Lanceolate Paleo-Indian Points
When we think of the Paleo-Indian peoples that inhabited North America it is, perhaps, the lanceolate and fluted Clovis point that most frequently comes to mind as an icon of that culture (fig. 1) Although the Clovis point is generally accepted as the oldest identifiable form of the Native American stone bifaces, there are a number of other lanceolate forms that are also considered to be Paleo-Indian. Because these have not been excavated in any context to determine their proper antiquity the chronological placement of the Clovis point within this assemblage has not been unequivocally established. It is possible these other lanceolate biface forms are chronologically contemporary with Clovis, somewhat younger, or even older. As a group, their technical attributes are poorly defined; they may be heavily patinated, have ground basal and lateral edges in the haft area, have small basal flakes removed (as described by Wormington) as opposed to more pronounced flutes; they may have any or all of these characteristics. These non-conforming lanceolate forms may simply be examples of inferior knapping skills or expedient tools. Inability to accurately identify all of these lanceolate forms has dictated that in the South Carolina Paleo-Indian Point Data Base, some have been placed in an “unidentified” Paleo-Indian category (fig. 2).
As described by Wormington (1957)
“Fluted lanceolate points with parallel or slightly convex sides and concave bases. They range in length from one and a half to five inches, but are usually some three inches or more in length and fairly heavy. The flutes sometimes extend almost the full length of the point but usually they extend no more than halfway from the base to the tip. Normally, one face will have a longer flute than the other. The fluting was generally produced by the removal of multiple flakes. In most instances, the edges of the basal portion show evidence of smoothing by grinding.”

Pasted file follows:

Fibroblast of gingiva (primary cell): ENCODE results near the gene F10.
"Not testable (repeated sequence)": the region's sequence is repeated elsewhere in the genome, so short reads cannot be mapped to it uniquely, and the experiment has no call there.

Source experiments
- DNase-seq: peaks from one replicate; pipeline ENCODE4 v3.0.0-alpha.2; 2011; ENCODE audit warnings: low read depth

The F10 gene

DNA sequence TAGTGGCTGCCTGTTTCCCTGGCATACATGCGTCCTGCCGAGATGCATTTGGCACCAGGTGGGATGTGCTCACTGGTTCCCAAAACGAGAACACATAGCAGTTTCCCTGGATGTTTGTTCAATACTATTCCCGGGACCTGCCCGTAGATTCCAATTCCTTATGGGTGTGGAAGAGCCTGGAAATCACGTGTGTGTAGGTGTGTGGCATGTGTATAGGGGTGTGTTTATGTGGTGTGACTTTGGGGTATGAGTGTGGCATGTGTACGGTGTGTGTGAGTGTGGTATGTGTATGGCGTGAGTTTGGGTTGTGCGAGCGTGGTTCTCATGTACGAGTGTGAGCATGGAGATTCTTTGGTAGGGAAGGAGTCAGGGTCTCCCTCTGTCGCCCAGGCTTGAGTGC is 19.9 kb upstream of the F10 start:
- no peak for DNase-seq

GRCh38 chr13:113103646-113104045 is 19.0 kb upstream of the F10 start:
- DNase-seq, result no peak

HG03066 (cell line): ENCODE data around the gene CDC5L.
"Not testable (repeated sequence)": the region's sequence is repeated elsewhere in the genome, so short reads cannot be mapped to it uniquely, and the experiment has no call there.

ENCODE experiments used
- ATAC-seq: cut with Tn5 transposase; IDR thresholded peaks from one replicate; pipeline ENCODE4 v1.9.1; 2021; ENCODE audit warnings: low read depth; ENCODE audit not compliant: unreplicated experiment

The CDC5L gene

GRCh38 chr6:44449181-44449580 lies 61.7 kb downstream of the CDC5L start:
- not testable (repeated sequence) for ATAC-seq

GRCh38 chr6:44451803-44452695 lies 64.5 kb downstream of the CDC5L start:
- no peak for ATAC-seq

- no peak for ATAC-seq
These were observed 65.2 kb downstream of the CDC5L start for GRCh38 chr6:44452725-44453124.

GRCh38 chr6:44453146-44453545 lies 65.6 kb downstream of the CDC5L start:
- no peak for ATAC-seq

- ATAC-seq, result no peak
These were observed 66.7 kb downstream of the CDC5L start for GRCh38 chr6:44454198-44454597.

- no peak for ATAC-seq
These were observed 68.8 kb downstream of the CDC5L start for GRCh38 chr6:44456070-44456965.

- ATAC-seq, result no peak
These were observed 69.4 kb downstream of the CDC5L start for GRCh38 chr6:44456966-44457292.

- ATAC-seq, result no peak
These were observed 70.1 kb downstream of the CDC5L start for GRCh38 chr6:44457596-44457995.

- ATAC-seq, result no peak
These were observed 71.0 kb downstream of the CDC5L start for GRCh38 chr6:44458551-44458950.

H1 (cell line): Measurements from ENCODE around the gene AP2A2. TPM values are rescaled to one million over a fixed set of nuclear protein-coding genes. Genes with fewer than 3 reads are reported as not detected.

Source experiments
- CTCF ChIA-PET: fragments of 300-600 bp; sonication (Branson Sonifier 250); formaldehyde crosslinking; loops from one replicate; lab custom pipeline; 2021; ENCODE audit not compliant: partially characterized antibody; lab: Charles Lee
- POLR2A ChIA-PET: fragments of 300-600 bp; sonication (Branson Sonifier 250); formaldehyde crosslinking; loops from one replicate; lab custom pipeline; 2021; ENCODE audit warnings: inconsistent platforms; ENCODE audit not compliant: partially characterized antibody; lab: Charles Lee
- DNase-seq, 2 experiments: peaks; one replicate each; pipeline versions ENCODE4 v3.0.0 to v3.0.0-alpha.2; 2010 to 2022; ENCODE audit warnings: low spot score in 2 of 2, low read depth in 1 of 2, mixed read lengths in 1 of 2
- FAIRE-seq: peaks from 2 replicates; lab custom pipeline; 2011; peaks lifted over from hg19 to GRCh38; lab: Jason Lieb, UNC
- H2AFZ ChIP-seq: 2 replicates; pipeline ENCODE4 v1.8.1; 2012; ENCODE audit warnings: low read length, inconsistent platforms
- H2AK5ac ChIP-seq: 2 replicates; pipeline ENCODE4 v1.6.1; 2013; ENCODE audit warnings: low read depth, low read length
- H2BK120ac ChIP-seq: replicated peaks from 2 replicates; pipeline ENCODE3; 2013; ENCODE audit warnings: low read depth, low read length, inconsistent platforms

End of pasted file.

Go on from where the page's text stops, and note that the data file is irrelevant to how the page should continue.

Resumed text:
As described by Bell (1958)
“The Clovis point is often confused with the Folsom point because of the fluting on the face of the blade. In general, the Clovis point is larger, less skillfully made and the flutes are shorter. The base and the sides of the base have been ground as in the Folsom point, but the concave base is more shallow and the point tapered rather than rounded.”
Age and Cultural Affiliation
The Clovis type is known to be older than Folsom because of work done by the Texas Memorial Museum near Clovis, New Mexico (Sellards, 1952) Suhm and Krieger (1954) suggest an age “Somewhat greater than that of Folsom point, probably at least 10,000 B.C. and perhaps as early as 15,000 B. C. at beginning.” The Clovis type is one of the early Paleo-Indian hunting points. It has been assigned to the Llano complex by Sellards (1952)
Distribution and Association
The Clovis point has a wide distribution throughout North America. Suhm and Krieger (1954) note the type from the borax Lake site in northern California and Naco site in southern Arizona across the United States to the Atlantic seaboard; a few specimens are from Alaska, Durango Mexico and Costa Rica.
The Clovis point has been found in association with the extinct mammoth at several localities: Angus Nebraska; Dent Colorado; the Miami and McLean sites in Texas; Clovis New Mexico, and the Naco and Lehner sites in Arizona (Wormington 1957) The vast majority of Clovis points, however, have been found on the surface, unassociated with cultural or faunal remains.
Figure 1. Some South Carolina fluted points made of various lithic materials: A, unidentified chert; B, unidentified chert or jasper; C & J, coastal plain chert, stained black by river; D, ridge and valley-like chert; E & G, coastal plain chert; F, rhyolite; H, flow-banded rhyolite; I, unidentified chert; K, milky quartz; L, Orthoquartzite; M, crystal quartz; N, white quartz.
Examples of Clovis Point Dimensions
Measurements from 59 examples from 44 sites in the Tennessee River Valley (Soday and Cambron, n.d).
Length: 35 – 154 mm average – 66 mm
Width: average – 27 mm
Thickness: average – 07 mm
From 14 examples of “fine Clovis” from 13 sites:
Length: 29 mm – 109 mm
Texas examples (Suhm, Krieger and Jelks, 1954):
Length: 69 mm – 140 mm
Width: 20 mm – 40 mm
The range of 66 examples from New York State (Ritchie, 1961):
Length: 25mm – 127 mm
Thickness: 3 mm – 10 mm
About Unfluted Clovis: Suhm, Krieger and Jelks (1954)